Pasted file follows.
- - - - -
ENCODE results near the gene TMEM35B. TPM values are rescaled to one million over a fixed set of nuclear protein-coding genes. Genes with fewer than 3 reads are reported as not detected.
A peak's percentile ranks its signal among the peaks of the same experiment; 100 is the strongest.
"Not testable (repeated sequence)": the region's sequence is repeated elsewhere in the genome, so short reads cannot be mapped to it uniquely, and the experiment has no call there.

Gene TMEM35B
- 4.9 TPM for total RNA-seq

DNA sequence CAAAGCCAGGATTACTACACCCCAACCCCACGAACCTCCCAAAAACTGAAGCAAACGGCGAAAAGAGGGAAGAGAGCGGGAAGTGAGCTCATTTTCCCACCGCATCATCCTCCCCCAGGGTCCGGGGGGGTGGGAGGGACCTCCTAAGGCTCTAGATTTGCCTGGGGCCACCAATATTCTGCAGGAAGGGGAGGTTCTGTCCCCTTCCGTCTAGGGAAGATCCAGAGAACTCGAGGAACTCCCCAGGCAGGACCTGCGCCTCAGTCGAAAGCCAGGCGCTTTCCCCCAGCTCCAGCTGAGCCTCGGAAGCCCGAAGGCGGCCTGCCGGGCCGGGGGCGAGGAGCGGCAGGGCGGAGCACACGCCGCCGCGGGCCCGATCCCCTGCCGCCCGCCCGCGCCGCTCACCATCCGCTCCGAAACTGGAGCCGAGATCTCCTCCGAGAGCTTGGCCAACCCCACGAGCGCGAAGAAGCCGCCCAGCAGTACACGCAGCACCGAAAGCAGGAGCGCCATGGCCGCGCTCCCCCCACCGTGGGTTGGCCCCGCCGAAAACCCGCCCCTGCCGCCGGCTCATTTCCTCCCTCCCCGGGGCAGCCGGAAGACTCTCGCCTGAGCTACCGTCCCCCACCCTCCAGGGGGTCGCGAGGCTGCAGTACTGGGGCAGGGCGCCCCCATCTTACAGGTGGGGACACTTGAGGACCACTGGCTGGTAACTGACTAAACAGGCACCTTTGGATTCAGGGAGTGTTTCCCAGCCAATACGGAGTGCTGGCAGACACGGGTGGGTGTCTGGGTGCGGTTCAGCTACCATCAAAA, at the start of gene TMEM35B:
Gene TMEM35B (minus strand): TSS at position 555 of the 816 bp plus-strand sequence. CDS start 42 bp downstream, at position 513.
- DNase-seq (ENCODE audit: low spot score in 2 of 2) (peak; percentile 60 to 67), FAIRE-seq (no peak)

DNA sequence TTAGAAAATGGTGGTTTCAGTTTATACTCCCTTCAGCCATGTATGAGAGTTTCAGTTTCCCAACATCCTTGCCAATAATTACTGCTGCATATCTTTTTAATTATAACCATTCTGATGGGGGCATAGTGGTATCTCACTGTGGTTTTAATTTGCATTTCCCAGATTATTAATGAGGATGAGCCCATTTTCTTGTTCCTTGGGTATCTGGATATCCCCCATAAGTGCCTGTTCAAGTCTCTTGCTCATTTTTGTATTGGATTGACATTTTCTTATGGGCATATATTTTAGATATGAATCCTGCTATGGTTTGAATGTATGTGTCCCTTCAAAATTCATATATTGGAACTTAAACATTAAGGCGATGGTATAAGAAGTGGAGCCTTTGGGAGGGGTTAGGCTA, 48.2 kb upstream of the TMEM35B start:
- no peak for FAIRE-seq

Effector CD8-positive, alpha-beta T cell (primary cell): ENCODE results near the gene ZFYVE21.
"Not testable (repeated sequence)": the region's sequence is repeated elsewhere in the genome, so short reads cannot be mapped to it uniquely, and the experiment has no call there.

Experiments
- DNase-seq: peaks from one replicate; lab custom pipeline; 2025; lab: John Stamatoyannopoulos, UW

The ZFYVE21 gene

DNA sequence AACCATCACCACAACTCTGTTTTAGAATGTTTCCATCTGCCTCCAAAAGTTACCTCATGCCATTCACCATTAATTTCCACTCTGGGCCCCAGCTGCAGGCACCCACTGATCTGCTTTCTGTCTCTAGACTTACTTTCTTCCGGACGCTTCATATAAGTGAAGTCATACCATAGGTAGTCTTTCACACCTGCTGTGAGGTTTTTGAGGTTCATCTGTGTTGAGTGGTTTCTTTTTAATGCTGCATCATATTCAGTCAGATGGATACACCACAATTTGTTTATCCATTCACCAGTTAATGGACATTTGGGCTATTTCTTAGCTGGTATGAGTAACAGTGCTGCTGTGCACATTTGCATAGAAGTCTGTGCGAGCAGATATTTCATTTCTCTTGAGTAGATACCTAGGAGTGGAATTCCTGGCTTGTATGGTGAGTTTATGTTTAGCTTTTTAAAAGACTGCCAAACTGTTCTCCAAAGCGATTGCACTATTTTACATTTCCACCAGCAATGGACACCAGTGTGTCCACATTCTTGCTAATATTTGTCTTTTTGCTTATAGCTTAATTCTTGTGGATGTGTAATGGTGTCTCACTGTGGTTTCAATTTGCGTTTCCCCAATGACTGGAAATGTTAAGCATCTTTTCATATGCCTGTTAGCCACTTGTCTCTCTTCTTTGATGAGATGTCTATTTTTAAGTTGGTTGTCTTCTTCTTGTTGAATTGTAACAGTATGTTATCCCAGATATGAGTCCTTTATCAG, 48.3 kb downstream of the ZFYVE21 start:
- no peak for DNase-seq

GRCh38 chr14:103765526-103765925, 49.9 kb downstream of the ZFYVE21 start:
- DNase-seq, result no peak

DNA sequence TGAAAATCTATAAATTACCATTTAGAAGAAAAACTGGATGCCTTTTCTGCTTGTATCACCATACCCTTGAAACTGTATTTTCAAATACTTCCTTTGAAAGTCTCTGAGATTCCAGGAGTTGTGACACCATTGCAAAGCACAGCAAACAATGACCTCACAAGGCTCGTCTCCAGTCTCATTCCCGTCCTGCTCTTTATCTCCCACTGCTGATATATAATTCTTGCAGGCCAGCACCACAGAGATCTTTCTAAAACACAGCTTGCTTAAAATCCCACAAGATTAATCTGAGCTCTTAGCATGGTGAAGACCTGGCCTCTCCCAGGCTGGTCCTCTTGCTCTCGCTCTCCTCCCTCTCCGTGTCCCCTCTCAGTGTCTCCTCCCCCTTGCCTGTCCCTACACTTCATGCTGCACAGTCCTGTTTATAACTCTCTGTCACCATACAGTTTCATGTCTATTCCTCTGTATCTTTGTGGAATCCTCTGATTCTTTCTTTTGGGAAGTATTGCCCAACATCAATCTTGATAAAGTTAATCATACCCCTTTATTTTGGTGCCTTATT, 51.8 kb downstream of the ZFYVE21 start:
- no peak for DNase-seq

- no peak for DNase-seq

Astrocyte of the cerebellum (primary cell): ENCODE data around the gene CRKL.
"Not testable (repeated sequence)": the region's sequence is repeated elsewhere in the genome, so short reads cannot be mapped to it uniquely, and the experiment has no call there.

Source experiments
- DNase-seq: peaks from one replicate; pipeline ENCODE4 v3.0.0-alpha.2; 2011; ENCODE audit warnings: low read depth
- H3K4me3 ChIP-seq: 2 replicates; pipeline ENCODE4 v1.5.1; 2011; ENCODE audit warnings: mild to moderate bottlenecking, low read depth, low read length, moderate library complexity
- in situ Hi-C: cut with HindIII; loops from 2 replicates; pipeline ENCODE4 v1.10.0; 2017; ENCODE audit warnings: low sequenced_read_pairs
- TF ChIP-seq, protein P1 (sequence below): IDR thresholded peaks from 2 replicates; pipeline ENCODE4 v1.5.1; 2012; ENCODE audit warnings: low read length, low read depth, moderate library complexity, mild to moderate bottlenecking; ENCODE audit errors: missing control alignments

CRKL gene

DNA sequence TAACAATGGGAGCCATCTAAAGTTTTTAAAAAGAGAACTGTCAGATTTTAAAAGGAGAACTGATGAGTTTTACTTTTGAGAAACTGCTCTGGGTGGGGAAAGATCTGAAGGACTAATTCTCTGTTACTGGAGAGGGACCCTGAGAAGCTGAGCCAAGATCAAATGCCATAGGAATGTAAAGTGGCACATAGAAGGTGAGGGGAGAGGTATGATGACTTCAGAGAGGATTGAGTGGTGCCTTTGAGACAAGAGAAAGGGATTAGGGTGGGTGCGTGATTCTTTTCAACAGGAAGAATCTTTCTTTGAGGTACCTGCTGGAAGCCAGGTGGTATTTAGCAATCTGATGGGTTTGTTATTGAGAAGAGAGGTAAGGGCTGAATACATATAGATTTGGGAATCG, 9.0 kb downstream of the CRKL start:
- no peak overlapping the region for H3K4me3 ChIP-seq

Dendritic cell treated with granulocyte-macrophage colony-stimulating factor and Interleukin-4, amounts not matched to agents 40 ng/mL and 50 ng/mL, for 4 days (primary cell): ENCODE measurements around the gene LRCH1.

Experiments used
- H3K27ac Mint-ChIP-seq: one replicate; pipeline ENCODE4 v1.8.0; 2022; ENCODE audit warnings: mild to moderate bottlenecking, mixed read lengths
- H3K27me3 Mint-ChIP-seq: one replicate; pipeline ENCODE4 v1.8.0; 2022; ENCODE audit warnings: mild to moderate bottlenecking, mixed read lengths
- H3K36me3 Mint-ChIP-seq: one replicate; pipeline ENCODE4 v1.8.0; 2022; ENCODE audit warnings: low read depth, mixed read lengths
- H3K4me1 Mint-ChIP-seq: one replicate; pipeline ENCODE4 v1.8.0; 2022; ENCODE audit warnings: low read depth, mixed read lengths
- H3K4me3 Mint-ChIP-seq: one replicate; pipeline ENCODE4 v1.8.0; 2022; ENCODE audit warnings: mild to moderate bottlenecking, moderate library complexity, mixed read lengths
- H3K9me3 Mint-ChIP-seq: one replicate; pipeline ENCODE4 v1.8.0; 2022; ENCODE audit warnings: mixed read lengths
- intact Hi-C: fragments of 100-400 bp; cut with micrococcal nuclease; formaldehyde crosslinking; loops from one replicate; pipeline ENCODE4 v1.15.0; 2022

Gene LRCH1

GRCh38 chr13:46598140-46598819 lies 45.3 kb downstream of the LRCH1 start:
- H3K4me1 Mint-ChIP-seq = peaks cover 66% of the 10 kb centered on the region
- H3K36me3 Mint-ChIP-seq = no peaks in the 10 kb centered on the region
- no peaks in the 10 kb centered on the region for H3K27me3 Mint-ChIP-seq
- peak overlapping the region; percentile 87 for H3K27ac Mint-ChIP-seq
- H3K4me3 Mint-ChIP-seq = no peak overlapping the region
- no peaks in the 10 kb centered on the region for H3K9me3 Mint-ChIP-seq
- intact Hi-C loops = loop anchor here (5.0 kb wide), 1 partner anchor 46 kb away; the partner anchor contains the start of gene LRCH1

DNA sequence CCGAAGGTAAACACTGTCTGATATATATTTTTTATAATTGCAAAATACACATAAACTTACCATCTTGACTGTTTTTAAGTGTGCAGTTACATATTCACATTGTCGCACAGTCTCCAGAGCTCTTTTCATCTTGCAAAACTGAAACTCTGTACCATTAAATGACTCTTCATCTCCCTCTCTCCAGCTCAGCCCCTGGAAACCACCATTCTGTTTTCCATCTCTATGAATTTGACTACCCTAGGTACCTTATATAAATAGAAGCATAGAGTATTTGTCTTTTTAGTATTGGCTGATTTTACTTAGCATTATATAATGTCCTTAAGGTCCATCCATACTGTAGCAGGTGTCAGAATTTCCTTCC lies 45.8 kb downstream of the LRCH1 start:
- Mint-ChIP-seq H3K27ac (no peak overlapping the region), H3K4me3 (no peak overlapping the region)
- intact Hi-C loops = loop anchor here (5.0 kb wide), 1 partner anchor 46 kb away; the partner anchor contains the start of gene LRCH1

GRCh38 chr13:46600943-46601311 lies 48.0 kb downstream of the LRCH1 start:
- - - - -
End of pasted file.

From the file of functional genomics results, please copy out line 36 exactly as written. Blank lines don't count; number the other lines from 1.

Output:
- H3K27me3 Mint-ChIP-seq: one replicate; pipeline ENCODE4 v1.8.0; 2022; ENCODE audit warnings: mild to moderate bottlenecking, mixed read lengths